Steeples and bell towers made churches the tallest building in the town. Joseph Campbell, twentieth century scholar in comparative religions, has sug­gested that you can tell what a society considers important by examining its tallest and largest structures. For a thou­sand years the largest and tallest buildings in Europe were the cathedrals. Christianity ruled! For the first hundred years in our own nation the same was true. But by the end of the nineteenth century, the tallest buildings in Chicago, New York, and San Francisco were no longer cathedrals and churches but multi-story banks and businesses. Have you noticed what new structures now dominate American cities? Stadiums and ballparks! It makes you think.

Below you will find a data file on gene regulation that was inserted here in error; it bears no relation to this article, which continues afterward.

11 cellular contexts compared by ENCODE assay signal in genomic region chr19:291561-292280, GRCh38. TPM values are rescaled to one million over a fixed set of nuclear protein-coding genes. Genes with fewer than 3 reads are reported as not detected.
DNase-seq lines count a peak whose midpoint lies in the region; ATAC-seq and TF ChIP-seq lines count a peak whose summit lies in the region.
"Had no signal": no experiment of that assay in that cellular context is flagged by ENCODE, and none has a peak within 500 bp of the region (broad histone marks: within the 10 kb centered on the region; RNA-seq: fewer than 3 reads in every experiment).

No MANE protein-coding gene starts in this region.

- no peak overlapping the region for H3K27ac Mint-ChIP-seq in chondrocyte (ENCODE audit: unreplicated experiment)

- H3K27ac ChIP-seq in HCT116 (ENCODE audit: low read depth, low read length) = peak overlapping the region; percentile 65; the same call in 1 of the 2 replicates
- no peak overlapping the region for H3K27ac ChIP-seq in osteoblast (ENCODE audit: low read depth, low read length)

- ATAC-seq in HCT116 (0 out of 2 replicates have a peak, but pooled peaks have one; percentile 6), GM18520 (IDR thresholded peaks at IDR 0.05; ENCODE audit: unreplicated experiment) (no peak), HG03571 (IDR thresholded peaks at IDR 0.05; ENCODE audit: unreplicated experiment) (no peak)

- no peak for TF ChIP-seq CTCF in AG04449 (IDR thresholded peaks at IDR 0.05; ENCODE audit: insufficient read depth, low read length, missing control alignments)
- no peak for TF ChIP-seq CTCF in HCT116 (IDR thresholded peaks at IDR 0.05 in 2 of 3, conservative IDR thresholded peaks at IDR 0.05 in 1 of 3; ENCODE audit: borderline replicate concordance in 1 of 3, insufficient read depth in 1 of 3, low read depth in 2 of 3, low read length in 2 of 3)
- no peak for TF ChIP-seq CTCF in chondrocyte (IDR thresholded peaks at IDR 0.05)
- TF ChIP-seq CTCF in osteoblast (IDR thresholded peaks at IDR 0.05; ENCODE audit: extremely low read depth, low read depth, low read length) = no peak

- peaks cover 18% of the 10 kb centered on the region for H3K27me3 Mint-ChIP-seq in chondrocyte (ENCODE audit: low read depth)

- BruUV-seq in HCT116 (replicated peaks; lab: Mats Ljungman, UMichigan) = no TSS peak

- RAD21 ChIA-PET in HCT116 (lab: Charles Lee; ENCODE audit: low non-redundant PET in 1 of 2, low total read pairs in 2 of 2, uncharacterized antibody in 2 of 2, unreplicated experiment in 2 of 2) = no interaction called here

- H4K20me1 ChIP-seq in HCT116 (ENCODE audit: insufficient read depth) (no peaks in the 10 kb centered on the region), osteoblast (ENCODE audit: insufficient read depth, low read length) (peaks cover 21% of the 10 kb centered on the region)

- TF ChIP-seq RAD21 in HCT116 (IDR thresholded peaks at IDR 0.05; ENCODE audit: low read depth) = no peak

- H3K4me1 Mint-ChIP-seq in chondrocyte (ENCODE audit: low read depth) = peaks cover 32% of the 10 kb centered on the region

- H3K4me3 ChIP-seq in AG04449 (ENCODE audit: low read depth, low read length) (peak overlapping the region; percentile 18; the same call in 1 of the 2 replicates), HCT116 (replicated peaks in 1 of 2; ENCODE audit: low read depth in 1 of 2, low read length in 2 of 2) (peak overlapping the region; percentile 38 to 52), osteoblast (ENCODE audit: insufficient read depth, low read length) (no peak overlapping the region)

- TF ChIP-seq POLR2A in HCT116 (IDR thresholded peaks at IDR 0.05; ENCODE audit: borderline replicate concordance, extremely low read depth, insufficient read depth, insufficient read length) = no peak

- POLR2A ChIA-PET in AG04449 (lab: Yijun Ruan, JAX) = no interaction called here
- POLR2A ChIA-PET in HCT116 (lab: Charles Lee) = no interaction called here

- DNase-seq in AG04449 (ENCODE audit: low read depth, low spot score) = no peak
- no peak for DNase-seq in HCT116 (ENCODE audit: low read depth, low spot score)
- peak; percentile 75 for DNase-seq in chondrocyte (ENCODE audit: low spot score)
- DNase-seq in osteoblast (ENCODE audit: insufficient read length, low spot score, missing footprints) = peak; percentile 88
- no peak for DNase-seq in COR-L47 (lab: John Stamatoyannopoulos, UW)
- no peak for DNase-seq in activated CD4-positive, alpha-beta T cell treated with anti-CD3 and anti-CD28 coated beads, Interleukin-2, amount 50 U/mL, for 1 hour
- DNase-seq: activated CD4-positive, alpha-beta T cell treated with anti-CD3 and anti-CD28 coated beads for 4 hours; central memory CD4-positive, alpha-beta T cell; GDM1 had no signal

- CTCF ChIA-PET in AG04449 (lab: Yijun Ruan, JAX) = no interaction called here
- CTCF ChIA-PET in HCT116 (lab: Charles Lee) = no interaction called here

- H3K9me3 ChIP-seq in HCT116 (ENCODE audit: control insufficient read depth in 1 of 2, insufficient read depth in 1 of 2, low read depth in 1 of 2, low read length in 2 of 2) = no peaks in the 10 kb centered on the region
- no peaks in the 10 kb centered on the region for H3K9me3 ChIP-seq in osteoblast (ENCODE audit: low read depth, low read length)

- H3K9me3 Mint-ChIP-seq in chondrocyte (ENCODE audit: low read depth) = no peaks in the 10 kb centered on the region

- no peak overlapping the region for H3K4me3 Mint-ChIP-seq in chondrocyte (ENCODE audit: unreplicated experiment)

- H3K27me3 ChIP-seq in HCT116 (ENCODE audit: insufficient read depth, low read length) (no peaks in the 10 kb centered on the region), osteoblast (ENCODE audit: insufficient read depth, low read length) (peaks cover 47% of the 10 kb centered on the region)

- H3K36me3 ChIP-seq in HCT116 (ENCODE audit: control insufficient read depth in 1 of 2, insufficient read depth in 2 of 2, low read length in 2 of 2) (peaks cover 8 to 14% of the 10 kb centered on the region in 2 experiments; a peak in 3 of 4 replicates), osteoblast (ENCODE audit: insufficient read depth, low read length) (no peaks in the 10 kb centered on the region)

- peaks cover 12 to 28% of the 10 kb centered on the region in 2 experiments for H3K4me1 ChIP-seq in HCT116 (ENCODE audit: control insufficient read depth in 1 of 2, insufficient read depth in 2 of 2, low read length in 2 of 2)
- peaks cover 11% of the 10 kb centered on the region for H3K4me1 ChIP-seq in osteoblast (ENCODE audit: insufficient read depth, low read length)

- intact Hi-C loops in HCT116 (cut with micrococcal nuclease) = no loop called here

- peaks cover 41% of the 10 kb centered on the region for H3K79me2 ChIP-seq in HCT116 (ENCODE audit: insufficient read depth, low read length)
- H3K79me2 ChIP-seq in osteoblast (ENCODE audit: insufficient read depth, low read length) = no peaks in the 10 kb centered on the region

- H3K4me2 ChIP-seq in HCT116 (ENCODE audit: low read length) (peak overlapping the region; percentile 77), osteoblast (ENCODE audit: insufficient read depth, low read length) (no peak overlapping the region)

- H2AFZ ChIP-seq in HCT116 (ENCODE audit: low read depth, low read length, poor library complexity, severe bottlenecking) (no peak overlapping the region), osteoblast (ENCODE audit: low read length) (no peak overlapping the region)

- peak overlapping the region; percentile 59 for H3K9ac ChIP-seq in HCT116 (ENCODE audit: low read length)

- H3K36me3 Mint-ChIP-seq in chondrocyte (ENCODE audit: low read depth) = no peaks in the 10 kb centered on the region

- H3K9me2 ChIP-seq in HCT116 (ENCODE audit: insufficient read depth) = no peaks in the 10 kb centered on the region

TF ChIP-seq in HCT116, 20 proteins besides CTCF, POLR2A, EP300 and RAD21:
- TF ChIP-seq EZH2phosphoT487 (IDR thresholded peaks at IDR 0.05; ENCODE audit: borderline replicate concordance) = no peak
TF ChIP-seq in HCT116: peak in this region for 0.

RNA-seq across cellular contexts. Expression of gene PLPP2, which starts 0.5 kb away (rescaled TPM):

So, if steeples used to symbolize the church’s influence, respect, and connection in the community, what happened to the church in modern American society? Was it simply that we no longer needed steeples and bell towers, an architectural shift? I have a theory. I suspect too many local congregations became trapped inside their own buildings. They forgot what the steeples symbolized. Instead of steeples and bell towers connecting the church with the community in times of joy and sorrow, churches became private clubs with little connection to the local community. Churches lost their reputation as helping to pull the community together in order to serve each other. The word “Christians” became associated with judgment and separation.

This weekend, let’s go back and recall the first time the word “Christian” was used and what it symbolized in the Roman world.